ICO Fines MoJ

August 25, 2014

The Information Commissioner’s Office (ICO) has served a £180,000 penalty on the Ministry of Justice over serious failings in the way prisons in England and Wales have been handling people’s information.

The penalty follows the loss of a back-up hard drive at HMP Erlestoke prison in Wiltshire in May 2013. The hard drive contained sensitive and confidential information about 2,935 prisoners, including details of links to organised crime, health information, history of drug misuse and material about victims and visitors. The device was not encrypted.

The incident followed a similar case in October 2011, when the ICO was alerted to the loss of another unencrypted hard drive containing the details of 16,000 prisoners serving time at HMP High Down prison in Surrey.

In response to the first incident, in May 2012 the prison service provided new hard drives to all of the 75 prisons across England and Wales still using back-up hard drives in this way. These devices were able to encrypt the information stored on them. But the ICO’s investigation into the latest incident found that the prison service didn’t realise that the encryption option on the new hard drives needed to be turned on to work correctly.

The result was that highly sensitive information was insecurely handled by prisons across England and Wales for over a year, leading to the latest data loss at HMP Erlestoke. If the hard drives in both of these cases had been encrypted, the information would have remained secure despite their loss.

ICO Head of Enforcement, Stephen Eckersley, said:

‘The fact that a government department with security oversight for prisons can supply equipment to 75 prisons throughout England and Wales without properly understanding, let alone telling them, how to use it beggars belief. The result was that highly sensitive information about prisoners and vulnerable members of the public, including victims, was insecurely handled for over a year. This failure to provide clear oversight was only addressed when a further serious breach occurred and the devices were finally setup correctly. This is simply not good enough and we expect government departments to be an example of best practice when it comes to looking after people’s information. We hope this penalty sends a clear message that organisations must not only have the right equipment available to keep people’s information secure, but must understand how to use it.’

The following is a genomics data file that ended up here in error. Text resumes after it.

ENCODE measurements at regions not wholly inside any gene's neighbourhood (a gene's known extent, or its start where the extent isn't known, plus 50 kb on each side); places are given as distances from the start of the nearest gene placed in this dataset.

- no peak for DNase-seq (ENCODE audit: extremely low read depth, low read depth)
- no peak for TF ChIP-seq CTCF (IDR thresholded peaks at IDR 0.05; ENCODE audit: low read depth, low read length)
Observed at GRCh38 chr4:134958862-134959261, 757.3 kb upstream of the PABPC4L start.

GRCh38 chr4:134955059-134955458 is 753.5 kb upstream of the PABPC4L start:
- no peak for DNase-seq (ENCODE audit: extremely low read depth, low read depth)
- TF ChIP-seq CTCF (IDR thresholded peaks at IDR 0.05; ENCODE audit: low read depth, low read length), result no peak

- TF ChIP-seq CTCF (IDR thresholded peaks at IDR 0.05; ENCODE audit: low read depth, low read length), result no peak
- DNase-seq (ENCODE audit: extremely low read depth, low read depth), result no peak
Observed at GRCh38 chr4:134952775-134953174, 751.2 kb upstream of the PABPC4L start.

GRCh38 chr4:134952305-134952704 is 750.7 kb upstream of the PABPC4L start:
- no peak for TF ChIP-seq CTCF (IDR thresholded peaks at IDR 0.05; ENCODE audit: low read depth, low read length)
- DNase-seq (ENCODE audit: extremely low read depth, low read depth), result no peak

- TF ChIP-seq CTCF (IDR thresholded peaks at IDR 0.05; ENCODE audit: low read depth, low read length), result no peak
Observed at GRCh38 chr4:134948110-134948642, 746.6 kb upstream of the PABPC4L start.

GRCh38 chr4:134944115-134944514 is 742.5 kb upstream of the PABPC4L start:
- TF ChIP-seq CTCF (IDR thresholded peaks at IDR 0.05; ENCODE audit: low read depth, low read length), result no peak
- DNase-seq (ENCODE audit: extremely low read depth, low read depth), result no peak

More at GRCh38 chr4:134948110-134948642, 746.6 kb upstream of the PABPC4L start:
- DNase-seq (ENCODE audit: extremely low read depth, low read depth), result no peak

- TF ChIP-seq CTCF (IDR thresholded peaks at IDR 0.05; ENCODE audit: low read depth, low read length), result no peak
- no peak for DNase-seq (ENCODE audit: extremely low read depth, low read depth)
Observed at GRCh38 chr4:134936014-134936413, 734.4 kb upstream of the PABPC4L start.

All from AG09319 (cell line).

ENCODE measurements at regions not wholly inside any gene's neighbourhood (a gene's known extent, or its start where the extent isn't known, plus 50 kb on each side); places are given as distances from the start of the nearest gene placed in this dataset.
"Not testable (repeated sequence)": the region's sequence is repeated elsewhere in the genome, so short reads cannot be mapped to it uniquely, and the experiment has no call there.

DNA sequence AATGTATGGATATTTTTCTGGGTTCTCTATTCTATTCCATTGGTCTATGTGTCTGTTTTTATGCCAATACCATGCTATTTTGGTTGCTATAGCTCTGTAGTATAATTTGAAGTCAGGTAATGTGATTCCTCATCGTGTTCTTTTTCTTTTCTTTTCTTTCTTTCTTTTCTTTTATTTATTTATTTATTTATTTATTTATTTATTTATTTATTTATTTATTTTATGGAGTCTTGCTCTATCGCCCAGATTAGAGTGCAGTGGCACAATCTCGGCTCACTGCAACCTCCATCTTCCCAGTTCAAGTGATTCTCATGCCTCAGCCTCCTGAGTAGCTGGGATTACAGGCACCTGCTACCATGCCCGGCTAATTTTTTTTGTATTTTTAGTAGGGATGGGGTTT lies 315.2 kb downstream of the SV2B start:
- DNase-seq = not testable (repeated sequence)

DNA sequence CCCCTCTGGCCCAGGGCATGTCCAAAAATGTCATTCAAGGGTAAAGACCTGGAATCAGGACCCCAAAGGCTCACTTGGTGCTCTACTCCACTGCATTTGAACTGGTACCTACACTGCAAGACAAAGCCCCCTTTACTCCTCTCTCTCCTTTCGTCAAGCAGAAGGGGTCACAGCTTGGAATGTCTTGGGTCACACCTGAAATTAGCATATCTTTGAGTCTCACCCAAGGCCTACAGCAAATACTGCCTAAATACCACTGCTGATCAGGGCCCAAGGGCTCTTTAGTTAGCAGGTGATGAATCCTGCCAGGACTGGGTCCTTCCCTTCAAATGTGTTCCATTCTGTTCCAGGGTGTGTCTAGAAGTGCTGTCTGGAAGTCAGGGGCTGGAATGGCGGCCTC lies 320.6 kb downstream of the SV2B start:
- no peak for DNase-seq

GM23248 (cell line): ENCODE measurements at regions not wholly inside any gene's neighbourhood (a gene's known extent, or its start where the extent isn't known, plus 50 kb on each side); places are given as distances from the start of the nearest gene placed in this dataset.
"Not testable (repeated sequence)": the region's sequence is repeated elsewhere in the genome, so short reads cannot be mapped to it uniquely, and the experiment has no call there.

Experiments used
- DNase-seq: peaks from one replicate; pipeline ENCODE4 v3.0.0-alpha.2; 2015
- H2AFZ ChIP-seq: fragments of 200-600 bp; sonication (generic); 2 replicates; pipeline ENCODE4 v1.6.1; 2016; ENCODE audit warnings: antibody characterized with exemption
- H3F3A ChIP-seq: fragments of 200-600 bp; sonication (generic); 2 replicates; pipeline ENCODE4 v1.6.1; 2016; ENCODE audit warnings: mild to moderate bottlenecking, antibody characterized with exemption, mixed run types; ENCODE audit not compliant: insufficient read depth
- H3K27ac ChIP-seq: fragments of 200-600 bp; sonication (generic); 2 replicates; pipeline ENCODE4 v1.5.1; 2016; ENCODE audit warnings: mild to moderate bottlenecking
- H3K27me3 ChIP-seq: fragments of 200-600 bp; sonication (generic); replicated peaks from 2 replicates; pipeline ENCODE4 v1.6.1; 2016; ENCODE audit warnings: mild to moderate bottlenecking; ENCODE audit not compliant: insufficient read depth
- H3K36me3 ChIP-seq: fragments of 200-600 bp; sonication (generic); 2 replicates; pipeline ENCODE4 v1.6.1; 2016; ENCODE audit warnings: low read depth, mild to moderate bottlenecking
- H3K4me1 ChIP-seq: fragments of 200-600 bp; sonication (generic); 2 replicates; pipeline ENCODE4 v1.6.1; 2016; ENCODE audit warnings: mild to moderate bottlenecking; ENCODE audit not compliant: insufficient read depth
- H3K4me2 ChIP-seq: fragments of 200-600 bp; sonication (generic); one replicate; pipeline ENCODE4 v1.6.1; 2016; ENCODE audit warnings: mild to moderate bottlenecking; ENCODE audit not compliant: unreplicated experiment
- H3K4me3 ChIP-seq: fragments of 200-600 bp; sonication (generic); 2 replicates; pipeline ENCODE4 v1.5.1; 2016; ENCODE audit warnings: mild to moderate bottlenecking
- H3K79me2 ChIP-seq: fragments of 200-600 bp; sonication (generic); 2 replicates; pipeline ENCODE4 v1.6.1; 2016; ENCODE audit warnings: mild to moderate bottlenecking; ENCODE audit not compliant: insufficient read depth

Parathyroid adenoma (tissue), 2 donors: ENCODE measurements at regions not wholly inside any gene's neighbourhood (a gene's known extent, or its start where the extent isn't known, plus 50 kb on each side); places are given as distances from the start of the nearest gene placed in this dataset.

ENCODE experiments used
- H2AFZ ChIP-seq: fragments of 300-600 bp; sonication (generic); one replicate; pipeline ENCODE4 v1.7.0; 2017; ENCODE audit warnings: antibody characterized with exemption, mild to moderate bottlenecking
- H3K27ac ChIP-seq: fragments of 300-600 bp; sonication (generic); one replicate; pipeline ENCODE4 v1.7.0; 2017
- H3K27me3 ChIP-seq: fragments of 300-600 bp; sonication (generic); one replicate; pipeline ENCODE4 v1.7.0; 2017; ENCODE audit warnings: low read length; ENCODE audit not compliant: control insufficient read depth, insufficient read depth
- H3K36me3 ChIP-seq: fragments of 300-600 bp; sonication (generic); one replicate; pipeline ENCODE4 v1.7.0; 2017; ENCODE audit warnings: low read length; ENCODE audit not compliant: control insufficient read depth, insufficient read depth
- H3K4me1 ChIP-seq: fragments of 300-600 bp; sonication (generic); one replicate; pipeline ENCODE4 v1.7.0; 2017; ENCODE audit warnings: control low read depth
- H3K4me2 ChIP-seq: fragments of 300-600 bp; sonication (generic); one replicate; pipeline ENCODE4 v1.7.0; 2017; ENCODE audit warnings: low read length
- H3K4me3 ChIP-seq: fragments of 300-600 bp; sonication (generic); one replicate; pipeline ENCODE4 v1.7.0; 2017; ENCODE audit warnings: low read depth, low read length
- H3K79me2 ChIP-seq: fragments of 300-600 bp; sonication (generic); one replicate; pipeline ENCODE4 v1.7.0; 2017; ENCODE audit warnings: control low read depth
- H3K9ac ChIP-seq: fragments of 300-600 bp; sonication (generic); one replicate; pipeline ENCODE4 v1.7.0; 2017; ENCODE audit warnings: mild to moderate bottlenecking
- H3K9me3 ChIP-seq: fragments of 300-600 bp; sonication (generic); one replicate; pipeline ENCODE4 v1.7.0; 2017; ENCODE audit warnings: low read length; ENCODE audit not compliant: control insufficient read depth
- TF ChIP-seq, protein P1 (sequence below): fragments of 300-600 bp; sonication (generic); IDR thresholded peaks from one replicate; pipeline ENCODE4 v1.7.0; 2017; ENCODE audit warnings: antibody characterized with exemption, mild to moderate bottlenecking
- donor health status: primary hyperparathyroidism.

The Ministry of Justice, working with the National Offenders and Management Service, say that they have now taken action to ensure all of the hard drives being used by prisons are securely encrypted.

The ICO advises organisations to encrypt any personal information held electronically that would cause damage or distress if it were lost or stolen. The ICO’s Group Manager for Technology, Simon Rice, has written a blog explaining the importance of encryption and the encryption options available to organisations.

Laurence Eastham writes:

We are in ‘you couldn’t make it up’ territory here.

Stephen Eckersley’s suggestion that ‘we expect government departments to be an example of best practice’ is as bright an example of the triumph of hope over experience as I have come across in a while.

The failure here illustrates the classic error sometimes made by IT professionals: failing to state the bleeding obvious. What is obvious to the IT professional is not obvious to the end-user.

On the bright side, at least the information is just ‘lost’. It is not like there are any thieves about in prisons with contacts who might put this information to an improper use.